Whether people acknowledge it or not, the fact remains that there are a lot of misconceptions about AIDS. Dr. Diane Hamilton interviews Justin Miller, the Co-Founder and CEO of Care for AIDS on today’s show. Justin introduced a book he co-authored called Beyond Blood and explains some misconceptions about AIDS and what their non-profit organization is doing to help the people affected by it. With guidance from Bono’s words, Justin also talks about how his advocacy has given shape to his perseverance to get rid of AIDS.

Read Full article drdianehamilton.com

Changing the Climate on Climate Change (a poem)

Our house is on fire

From this climate quagmire

Yes our house is on fire but more and more of us are inspired

And we’ll keep reaching higher until some of these bank CEOs are fired

We have less than 11 years but we will have no fear

Because we understand that the science couldn’t be more clear

And these banks are not as innocent as they seem to appear

As they defund climate change

We won’t shun moral outrage

You see we’ve done the work, we’ve followed the money

Financial companies putting Mother Earth on one knee

From Bank of America to Chase JP Morgan

These toxic investments are killing her organs

From the lowest to the highest funder of fossil fuel expansion

We will Chase through all types of distraction from taking real action

To understand this climate emergency

They must emerge and see that whether we’re talking tar sands in far lands

Or oil pipelines on indigenous sands

We can’t have a Dakota pipeline if it cuts off our lifelines

And for those who say it’s wrong to protest we say it’s the right time!

Because too many are silent which is being compliant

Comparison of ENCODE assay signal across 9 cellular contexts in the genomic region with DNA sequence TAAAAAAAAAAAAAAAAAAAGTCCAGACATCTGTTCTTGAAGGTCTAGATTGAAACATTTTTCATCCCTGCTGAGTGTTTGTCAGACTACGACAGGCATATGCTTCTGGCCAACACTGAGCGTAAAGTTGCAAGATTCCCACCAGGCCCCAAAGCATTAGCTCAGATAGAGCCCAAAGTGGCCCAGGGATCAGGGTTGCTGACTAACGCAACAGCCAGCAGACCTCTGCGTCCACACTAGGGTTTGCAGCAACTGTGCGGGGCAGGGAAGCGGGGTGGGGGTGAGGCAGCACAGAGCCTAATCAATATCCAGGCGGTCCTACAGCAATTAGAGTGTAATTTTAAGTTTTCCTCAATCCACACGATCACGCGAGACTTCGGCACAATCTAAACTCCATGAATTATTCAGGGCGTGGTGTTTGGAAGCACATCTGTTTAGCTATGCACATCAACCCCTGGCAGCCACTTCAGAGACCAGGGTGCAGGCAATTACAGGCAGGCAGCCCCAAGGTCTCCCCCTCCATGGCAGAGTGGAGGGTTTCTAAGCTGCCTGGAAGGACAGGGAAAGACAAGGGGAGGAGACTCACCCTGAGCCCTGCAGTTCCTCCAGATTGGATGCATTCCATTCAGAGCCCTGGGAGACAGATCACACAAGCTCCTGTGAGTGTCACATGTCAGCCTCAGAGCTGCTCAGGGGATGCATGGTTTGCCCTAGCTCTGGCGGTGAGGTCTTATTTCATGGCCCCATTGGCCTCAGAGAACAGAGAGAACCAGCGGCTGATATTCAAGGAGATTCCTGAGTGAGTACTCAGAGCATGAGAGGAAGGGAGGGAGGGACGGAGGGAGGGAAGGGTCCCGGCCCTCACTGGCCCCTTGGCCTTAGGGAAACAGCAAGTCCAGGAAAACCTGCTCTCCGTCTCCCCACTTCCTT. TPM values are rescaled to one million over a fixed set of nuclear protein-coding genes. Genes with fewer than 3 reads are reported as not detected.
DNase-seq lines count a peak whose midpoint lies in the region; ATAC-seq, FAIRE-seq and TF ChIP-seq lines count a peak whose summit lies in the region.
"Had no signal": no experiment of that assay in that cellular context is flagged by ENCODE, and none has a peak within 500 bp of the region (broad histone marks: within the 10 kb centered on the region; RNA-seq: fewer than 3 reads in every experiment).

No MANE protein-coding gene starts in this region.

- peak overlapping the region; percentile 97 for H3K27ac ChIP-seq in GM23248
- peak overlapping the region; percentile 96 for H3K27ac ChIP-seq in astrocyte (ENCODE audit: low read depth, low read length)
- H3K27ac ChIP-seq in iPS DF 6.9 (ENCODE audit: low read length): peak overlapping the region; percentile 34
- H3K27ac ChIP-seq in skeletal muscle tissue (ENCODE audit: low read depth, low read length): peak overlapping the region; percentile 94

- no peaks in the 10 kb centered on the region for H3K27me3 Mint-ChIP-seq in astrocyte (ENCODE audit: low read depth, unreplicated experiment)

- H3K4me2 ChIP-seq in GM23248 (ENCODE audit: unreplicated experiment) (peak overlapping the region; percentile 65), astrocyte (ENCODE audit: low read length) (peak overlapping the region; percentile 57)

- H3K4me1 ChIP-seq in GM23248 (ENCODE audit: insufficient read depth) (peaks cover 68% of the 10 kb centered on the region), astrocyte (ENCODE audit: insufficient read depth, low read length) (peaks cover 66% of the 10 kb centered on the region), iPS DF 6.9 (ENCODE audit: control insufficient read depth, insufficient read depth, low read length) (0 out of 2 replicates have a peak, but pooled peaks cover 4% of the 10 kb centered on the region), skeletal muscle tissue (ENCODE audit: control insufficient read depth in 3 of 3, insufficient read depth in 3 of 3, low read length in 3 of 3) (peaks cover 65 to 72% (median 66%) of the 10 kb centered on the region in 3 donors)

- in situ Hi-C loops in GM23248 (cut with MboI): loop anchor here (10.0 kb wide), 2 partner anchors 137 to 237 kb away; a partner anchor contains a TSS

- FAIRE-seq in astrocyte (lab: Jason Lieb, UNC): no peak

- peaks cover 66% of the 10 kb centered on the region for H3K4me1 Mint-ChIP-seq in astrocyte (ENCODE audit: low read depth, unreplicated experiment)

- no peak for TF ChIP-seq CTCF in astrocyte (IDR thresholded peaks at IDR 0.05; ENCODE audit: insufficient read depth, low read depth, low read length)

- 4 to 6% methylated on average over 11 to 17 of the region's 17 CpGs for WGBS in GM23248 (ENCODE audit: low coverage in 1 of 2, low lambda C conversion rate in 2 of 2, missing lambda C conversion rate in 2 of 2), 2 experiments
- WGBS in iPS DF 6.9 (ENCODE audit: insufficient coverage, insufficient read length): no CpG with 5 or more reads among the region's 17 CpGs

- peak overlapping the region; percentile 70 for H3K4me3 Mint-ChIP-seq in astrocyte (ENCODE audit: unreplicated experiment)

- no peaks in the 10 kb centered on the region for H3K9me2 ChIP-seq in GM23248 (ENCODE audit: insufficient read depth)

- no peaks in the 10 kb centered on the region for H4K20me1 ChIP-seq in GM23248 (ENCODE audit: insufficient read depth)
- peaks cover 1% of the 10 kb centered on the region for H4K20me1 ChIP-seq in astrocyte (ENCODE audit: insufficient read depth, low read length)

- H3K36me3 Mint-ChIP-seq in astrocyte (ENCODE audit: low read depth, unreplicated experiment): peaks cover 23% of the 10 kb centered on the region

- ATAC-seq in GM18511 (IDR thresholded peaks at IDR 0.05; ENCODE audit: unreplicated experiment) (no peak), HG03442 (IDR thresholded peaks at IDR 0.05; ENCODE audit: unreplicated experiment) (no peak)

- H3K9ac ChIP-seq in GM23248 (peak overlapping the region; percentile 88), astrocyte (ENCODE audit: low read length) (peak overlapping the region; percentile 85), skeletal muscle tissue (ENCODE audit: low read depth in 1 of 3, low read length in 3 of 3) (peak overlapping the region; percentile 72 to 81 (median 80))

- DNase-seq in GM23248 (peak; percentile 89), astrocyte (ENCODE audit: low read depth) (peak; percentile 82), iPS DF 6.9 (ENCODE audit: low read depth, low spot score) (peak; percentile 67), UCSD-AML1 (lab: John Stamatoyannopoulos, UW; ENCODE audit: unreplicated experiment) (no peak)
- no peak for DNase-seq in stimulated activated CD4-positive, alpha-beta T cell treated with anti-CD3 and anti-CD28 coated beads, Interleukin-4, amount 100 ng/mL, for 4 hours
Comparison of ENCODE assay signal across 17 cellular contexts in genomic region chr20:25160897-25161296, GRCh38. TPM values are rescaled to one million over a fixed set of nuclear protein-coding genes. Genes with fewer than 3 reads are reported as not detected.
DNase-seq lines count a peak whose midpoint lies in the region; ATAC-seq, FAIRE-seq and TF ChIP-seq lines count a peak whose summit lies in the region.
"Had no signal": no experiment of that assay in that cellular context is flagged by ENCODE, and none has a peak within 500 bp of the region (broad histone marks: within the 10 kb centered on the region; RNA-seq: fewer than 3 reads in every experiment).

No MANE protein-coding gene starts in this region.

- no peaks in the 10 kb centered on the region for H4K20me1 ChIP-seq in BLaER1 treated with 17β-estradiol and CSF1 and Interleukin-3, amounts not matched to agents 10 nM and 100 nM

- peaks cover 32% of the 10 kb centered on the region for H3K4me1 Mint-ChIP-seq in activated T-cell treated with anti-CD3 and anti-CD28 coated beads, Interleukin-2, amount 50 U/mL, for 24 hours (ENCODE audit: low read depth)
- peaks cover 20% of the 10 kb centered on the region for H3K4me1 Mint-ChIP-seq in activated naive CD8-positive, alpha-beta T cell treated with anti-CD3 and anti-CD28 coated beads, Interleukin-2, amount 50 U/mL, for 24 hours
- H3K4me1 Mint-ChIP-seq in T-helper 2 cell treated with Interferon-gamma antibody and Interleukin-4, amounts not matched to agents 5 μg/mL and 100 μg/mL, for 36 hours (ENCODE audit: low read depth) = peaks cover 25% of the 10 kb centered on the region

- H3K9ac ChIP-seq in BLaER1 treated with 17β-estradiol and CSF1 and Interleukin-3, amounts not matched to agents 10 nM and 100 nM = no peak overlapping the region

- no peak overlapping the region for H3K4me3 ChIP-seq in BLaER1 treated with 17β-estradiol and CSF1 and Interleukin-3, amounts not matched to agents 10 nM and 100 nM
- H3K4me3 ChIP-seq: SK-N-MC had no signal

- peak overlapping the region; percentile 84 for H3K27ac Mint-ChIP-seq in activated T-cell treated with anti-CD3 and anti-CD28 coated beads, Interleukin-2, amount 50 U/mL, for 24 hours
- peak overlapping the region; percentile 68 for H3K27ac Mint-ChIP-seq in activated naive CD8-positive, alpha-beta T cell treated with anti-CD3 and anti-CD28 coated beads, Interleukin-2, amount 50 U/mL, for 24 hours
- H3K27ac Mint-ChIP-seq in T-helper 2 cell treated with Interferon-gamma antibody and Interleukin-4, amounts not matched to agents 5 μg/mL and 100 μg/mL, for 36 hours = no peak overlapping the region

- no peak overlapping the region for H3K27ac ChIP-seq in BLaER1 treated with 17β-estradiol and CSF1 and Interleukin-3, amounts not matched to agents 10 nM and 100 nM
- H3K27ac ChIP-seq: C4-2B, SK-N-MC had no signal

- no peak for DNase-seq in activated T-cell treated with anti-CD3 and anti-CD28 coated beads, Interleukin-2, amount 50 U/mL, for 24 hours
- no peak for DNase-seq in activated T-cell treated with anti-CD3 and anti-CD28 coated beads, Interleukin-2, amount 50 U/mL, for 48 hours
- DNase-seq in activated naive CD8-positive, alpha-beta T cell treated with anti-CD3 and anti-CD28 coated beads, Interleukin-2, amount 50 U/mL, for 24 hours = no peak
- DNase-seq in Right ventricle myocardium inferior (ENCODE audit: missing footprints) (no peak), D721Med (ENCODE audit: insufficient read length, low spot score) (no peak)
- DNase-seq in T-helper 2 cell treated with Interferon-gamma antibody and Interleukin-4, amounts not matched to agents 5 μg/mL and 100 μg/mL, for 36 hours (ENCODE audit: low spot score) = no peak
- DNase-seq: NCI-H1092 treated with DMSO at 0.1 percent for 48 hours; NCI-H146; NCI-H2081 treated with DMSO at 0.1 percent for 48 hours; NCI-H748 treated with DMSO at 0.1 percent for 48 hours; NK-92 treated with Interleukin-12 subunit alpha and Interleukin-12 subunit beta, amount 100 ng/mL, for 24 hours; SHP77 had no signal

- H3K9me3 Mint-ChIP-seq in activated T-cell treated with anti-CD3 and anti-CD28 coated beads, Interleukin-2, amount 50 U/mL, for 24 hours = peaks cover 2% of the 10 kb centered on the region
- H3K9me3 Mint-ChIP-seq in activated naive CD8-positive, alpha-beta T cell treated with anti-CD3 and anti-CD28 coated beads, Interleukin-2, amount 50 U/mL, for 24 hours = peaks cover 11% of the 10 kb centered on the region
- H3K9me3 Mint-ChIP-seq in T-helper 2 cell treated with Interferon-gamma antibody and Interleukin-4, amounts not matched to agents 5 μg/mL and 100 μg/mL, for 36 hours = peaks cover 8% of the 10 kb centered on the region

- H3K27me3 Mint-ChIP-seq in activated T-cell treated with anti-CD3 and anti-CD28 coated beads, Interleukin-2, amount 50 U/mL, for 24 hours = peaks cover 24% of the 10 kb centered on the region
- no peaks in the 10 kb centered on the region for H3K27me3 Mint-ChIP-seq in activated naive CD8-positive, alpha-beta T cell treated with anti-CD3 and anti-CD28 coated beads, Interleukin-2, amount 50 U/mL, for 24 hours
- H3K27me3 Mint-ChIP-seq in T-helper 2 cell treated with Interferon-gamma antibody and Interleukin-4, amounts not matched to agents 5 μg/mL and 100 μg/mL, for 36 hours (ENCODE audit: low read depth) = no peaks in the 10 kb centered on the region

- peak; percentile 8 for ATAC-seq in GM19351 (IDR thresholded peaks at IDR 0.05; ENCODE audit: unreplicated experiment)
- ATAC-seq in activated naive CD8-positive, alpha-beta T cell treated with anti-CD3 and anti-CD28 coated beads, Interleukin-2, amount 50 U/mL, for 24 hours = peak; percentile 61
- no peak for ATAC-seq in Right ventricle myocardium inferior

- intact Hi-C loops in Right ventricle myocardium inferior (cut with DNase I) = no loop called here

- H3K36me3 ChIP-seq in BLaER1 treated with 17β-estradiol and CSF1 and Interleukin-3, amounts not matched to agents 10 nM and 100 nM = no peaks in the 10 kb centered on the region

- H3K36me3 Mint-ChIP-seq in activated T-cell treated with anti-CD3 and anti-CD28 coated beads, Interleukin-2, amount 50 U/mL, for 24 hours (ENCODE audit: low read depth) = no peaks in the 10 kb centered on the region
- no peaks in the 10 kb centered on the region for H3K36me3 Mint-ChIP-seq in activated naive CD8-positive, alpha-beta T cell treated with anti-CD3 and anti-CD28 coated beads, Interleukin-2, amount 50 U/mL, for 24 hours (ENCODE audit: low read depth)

To continue to put people over profit?

It’s high time to stop it

We will stay on mission to cut these emissions

For every billion for fossil fuel expansion moving us closer to defeat

We’ll hit the streets with a billion voices and a billion feet

Until these companies confess that it’s best to divest

Every day we must put their commitments to the test

And we don’t care if we risk our careers or risk an arrest

Because if we don’t act now they’ll be nothing left

Because it’s not a loss to stop profiting from climate chaos

Put people and planet over profit and you’ll never have a financial loss

Because financial fossil fuel profits simply do not fit

A clean earth CEOs, don’t you want your grandkids to enjoy it?

Instead of having more and more fear let’s get more and more clear

Because we can take control and force companies to stop investing in coal

For our world’s peace of mind

We the undersigned are telling you that clean energy transformation leaves no one behind.

We’ve cried hundreds of tears

And our indigenous sisters and brothers have been saying this for hundreds of years

But today we stand arms locked with Standing Rock

And all these megabanks we’re demanding you stop

These banks that we’ve trusted with our life savings are destroying our lives

But we will make them ALL switch sides

Because a cleaner planet is the prize!